Going it alone — as an independent — is actually a strong point, he says. While conventional wisdom may say there is strength in numbers, Mizer can politely disagree; RDP’s annual revenue tops $164 million.
“Independence is a strength; independence isn’t a weakness,” he says. “When you open your own restaurant or whatever that might be, you are putting your own personal interests on the line. And when you do that, you may feel like you have to go to a corporate giant because those corporate giants get the best deals with the best products or the biggest selection. That’s not necessarily the case in food service. Bigger doesn’t necessarily mean better.
“We think we are as competitive as anybody,” Mizer says. “We think that when we are helping the independent restaurateurs, they shouldn’t have to sacrifice anything by working with another independent.”
Motivate with mottos
One of the last steps in securing your identity is to get all employees on board with the program. That means engagement in the mission, which when brought to fruition, creates a sense of satisfaction.
“When they get a chance to see that they can actually put their thumbprint on the growth of a company, it is really invigorating to them,” Mizer says.
While everybody at your company plays a role in your success, they need to realize how they fit in with selling a product that may not be unique. It’s the experience that will make it different from the competition.
“Every year we have these little mottos that we use like motivation throughout the year,” he says. “They are all part of it, so one year, it was ‘Move the needle’ and if there wasn’t something in this organization that moved the needle, then we cut it out and didn’t use it anymore. We went with a different approach.”
Mizer and his team use a motivational phrase to help keep the excitement going.
“Last year, we had the motto ‘Create the experience’ and that was everybody in this company realizing that for a customer to be satisfied, we have to create an ultimate experience, whether it is from the receptionist to the salespeople to our drivers, to how we treat them to special events, you really create an experience for that relationship because we don’t sell anything that is unique.
“I don’t sell iPads. You want an iPad? You have to buy it from Apple. We sell Heinz ketchup, which you can buy from anyone, from a grocery store to any of my competitors, so you have to find a reason to create that experience.”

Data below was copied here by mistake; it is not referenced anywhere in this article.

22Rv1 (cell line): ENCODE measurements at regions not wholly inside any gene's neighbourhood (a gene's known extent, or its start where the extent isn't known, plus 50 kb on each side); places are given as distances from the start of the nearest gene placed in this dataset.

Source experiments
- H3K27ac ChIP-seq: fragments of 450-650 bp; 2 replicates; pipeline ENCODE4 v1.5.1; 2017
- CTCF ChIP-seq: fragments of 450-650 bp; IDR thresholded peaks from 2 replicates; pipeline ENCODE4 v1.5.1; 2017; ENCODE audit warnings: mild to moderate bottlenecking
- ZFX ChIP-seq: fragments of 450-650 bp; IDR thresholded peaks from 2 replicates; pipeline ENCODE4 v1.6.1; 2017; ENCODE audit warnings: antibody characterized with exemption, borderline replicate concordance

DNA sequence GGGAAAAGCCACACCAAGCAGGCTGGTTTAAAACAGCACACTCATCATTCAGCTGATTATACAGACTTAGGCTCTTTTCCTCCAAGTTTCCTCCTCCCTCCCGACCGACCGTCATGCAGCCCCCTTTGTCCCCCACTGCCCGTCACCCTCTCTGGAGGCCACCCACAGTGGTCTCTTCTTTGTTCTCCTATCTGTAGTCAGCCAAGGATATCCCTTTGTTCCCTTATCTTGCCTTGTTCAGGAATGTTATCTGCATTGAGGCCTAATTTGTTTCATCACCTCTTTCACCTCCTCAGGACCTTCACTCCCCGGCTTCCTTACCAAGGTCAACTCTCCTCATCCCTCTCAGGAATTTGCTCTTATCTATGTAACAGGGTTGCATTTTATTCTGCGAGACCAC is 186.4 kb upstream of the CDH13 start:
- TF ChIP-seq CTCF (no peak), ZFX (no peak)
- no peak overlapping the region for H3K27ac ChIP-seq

Mizer’s motto for this year is ‘Pull the rope.”
“We all realize for a restaurant to be successful, every department within this company has to work together; we all have to pull the rope at the same time,” he says.
Mizer passes his enthusiasm weekly with the senior management and three different huddles throughout the company with all the employees.
“Then they are hearing it from the passion of me so they all understand exactly what our goals are,” he says. “If there is something that we need to do a better job of, we will voice it then. But everybody needs to know that every department has to work closely together pulling that rope.
“This is what’s on our plate for this week. This is how we can be a better company.”
How to reach: RDP Foodservice LLC, (614) 261-5661 or www.rdpfoodservice.com
Take a journey to an identity.
Make the effort to hustle in your business.
Motivate with mottos to keep the troops engaged.
The Mizer file
RDP Foodservice LLC
Born: Dayton, but I moved to Columbus right afterward.
Education: Upper Arlington High School, then I graduated from Ohio University. I studied business communications, and then I actually studied to be in the fashion world. My first job out of college, I went to work for The Limited, and it really set the tone for that kind of outside-the-box thinking.
What you was your first job and what did you learn from it?
My very first job was dragging clay tennis courts. I think I learned that people depend on you and punctuality. And if you’re not there, you’re going to lose your job.
Who do you admire in business?
I admired a guy named Dick Solove. He has passed away. He was known as being a really tough businessman. Yet when he got older, he gave back to Ohio State University. They named the cancer hospital after him. Solove taught me the importance of giving back to the community and how important that is. Also the Les Wexners of the world. I think what I find interesting in business leaders are the ones who are successful, but yet they want to go down in history for more than just that. They are the ones who want to give back to the community.
What is the best business advice you ever received?
Sam Walton said, ‘The true CEOs of our company are our customers. And they can hire and fire us at any time by just buying their products from somebody else.’ That is one I use a lot.
What is your definition of business success?
I think the definition of success really is the ability to change the lives of not only your customer base, but of the lives of your employees. We really are a team over here with my two cousins who are executive vice presidents, Rich and Chris DiPaolo.